Enchantment
Abjuration
Necromancy
Evocation

Conjuration's height on this list is due to the incredible effectiveness of summoning spells, and also because my favorite spells are in the conjuration school (spiked pit, stinking cloud, glitterdust, grease, mage armor, etc.). Illusion is rated highly because incredibly useful utility spells such as invisibility, mirror image, and silent image are among them, and the shadow-based spells allow you to improvise weaker versions of other spells (thereby making them incredibly versatile). Transmutation is just plain fun (baleful polymorph is among my favorite spells, as is shapechange). Divination is just plain necessary, but its becoming more situational now. Enchantment is fun, but it depends too highly on will saves. Its great against fighters and such, since they have low will saves and are great to exploit with spells that turn them on their allies. I never much liked abjuration, but I suppose that it does have some useful, necessary spells in there. Necromancy is rated so low because wizards don't make good necromancers, in my opinion. The spells they get access to come later than for clerics, arcane spells are slightly less useful at buffing your undead minions, and while enervation and bestow curse are all fun spells, they come too late to be useful.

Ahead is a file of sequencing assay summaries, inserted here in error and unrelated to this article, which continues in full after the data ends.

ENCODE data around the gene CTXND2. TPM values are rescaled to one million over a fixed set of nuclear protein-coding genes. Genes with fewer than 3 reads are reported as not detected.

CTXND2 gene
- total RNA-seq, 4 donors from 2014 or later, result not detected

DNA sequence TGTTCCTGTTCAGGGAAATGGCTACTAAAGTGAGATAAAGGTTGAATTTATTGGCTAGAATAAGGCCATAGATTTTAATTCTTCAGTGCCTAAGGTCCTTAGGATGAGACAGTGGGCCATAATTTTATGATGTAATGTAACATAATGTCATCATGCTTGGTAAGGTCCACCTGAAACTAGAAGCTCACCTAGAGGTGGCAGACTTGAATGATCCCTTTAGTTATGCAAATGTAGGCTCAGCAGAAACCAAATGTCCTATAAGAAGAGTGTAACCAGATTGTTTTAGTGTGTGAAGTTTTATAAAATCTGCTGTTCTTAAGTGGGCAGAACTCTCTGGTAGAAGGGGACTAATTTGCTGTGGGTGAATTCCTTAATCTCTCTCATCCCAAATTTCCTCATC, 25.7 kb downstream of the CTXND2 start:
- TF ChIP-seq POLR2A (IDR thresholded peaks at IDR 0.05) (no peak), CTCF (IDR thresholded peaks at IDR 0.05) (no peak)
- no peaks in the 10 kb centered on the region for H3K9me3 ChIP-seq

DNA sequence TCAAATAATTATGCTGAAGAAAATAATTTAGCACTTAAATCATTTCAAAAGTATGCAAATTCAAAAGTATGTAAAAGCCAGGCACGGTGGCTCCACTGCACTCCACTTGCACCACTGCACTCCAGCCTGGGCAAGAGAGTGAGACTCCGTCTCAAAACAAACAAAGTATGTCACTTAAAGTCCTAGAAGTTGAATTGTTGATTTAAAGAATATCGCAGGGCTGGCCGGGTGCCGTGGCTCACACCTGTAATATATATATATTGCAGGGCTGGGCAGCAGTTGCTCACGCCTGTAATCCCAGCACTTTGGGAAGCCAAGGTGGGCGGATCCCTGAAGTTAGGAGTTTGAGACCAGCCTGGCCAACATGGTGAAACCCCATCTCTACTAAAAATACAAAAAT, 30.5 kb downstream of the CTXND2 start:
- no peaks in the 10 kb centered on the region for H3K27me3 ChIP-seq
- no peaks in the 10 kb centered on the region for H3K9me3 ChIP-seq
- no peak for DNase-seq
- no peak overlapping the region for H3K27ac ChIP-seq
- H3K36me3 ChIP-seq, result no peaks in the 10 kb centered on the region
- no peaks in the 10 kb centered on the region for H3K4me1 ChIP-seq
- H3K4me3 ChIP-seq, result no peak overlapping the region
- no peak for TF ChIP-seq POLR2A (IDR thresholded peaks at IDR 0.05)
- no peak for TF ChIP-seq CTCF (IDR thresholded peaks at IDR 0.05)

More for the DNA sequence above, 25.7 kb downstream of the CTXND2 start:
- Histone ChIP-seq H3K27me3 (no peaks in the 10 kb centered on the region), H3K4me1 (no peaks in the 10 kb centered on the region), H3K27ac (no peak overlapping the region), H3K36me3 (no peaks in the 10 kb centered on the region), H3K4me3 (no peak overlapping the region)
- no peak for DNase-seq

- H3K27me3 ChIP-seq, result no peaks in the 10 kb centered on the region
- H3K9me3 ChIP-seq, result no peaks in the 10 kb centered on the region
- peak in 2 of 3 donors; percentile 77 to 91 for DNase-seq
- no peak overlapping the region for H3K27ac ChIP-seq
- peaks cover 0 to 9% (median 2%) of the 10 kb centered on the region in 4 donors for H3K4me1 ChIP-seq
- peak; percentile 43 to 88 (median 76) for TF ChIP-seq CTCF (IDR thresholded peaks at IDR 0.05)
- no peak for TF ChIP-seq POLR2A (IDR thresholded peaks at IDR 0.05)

And while evocation spells are great, evoker wizards are...well, terrible. For sorcerers, this school goes way, way up (then again, as does necromancy, since you can wait to take necromancy spells until they get good, sticking with evocation and conjuration until then), but for wizards, its much better to use what few spells per day they get for flexible, utility-based spells than for blasting.


Dot.


Conjuration
Transmutation
Evocation
Illusion
Abjuration
Necromancy
Enchantment
Divination

i rate illusion a little lower than most because a skilled illusionist heavily slows down combat, and most of it requires you to either be skilled with creating elaborate descriptions on the fly or have mastery of the evocation and conjuration schools to utilize them.

divination is low because it is a school that is completely reliant on DM fiat, it can be effective in the right circumstances, but knowing which divination to use and which time you need it requires some level of player foresight or some means of spontaneously casting them

Enchantment is also dependant on DM interpretation, and most creatures can completely ignore the entire school. especially outsiders, fey, dragons, constructs, and undead.

Even discounting the dazing spell combo, evocation is a fairly sweet school that is generally under appreciated. yes, it is a pretty flashy school of blast, but it also has plenty of decent battlefield control effects.

necromancy's limited options make it a candidate for dumping, and most of it's options don't look fitting for a hero. there are some quality spells, but a lot of DMs ban the better portions of this school.